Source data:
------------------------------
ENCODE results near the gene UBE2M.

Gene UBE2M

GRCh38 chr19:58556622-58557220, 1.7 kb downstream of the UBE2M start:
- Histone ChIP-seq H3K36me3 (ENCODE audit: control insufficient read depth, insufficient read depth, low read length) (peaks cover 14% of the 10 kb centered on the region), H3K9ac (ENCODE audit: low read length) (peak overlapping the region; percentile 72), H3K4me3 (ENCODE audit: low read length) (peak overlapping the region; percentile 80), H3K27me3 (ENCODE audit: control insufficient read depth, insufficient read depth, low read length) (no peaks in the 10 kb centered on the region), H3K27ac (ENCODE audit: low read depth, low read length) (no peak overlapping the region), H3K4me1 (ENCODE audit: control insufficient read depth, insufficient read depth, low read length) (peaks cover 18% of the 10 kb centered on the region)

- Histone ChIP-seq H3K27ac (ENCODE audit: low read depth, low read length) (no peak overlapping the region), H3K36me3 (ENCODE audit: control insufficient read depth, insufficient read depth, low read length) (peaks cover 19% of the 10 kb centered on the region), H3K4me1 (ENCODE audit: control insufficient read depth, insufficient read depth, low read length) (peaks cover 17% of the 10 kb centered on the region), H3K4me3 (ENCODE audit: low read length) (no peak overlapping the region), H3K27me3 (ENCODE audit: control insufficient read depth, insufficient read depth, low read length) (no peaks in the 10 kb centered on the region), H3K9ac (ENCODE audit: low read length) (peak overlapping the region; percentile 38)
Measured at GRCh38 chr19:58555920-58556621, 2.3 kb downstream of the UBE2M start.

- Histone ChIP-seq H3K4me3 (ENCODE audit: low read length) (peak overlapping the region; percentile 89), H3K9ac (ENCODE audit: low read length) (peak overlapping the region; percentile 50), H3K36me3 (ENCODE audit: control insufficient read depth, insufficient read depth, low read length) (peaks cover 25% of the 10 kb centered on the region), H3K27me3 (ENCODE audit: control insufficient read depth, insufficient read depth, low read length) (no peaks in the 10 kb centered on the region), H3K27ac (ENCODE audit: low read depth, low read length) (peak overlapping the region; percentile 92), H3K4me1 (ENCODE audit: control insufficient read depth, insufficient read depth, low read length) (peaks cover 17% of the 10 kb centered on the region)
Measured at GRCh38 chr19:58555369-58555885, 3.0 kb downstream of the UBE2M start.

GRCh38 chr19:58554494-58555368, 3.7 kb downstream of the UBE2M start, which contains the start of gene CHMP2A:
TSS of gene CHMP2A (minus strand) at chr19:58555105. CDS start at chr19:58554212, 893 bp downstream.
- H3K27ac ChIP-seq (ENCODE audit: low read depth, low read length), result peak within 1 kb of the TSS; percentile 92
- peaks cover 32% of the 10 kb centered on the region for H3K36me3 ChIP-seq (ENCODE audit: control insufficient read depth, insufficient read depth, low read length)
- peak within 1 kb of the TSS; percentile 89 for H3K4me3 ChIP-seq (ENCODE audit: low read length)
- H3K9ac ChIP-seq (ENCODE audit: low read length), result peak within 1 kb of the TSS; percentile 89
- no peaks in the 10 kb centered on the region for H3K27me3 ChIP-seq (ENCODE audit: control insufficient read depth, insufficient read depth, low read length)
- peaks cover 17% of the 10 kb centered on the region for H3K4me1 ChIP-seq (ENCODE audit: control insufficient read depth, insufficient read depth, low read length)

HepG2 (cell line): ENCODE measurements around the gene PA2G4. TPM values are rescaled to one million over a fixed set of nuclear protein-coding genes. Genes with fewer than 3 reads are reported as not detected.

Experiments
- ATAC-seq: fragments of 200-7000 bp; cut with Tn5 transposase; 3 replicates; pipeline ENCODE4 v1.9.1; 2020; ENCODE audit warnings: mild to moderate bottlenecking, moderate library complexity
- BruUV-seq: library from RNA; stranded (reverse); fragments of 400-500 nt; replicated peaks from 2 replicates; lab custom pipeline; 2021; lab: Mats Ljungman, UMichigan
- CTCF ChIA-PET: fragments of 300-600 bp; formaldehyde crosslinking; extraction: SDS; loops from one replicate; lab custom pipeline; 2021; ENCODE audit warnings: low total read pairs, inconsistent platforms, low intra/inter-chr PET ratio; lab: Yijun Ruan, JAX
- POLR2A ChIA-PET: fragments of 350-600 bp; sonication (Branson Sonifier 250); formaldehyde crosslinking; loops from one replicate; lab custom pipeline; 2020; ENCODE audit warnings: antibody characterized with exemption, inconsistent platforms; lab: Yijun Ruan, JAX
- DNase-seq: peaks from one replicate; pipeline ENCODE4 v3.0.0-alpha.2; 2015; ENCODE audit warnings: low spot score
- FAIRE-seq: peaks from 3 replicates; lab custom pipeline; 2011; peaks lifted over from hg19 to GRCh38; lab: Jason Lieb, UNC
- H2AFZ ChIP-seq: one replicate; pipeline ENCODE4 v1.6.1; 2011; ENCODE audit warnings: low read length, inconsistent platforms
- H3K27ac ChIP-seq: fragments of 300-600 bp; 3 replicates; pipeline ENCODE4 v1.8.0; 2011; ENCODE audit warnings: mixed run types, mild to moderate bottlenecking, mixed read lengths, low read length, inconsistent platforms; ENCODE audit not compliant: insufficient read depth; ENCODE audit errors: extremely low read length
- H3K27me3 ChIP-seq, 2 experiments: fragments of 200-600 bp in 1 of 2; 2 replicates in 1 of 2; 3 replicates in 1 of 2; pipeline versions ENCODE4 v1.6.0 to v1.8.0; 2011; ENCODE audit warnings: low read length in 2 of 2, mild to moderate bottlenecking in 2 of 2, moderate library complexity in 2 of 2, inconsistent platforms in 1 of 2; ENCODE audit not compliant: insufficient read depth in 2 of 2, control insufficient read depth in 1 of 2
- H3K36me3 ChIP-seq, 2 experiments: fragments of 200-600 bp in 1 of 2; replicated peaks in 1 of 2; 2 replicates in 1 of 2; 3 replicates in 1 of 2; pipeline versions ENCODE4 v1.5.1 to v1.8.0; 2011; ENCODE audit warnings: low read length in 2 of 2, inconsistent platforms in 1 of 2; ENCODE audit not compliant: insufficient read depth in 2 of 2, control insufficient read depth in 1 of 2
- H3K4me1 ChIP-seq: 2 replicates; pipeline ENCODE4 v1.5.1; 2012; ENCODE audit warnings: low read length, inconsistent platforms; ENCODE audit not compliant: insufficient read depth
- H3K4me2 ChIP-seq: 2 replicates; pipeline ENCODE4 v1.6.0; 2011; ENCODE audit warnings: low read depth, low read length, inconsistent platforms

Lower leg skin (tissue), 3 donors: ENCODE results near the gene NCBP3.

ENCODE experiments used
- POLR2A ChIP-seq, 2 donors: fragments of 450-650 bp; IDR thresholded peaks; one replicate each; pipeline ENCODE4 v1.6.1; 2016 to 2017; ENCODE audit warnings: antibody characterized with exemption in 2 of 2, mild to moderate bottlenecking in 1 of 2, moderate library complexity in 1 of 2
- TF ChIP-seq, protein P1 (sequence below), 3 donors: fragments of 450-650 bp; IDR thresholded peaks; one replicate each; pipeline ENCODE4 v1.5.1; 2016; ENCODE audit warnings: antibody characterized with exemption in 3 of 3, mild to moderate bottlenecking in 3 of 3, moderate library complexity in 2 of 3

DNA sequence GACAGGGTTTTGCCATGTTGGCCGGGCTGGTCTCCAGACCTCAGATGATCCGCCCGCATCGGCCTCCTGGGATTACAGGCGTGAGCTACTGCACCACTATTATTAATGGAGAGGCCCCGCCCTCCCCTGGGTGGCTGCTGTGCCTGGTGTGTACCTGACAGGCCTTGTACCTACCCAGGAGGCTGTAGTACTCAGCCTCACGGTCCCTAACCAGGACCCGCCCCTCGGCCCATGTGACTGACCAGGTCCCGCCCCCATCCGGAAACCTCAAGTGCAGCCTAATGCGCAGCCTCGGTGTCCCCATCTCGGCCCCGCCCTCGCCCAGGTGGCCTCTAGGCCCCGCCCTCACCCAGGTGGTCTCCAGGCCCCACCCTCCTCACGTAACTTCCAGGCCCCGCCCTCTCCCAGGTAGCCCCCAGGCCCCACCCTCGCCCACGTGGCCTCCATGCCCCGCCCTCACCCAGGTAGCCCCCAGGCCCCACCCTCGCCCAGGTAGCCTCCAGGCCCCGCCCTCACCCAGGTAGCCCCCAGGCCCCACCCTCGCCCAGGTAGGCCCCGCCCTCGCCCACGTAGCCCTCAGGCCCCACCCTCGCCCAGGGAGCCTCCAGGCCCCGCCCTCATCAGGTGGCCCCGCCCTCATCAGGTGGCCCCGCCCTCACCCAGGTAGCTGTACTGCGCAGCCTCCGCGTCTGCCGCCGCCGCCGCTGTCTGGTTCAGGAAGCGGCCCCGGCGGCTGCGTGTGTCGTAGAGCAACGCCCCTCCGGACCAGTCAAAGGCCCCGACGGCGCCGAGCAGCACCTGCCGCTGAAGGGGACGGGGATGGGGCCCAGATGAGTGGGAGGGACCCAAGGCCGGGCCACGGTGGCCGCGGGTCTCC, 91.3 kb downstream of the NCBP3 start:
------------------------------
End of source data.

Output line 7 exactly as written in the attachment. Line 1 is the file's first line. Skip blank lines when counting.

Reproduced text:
- Histone ChIP-seq H3K4me3 (ENCODE audit: low read length) (peak overlapping the region; percentile 89), H3K9ac (ENCODE audit: low read length) (peak overlapping the region; percentile 50), H3K36me3 (ENCODE audit: control insufficient read depth, insufficient read depth, low read length) (peaks cover 25% of the 10 kb centered on the region), H3K27me3 (ENCODE audit: control insufficient read depth, insufficient read depth, low read length) (no peaks in the 10 kb centered on the region), H3K27ac (ENCODE audit: low read depth, low read length) (peak overlapping the region; percentile 92), H3K4me1 (ENCODE audit: control insufficient read depth, insufficient read depth, low read length) (peaks cover 17% of the 10 kb centered on the region)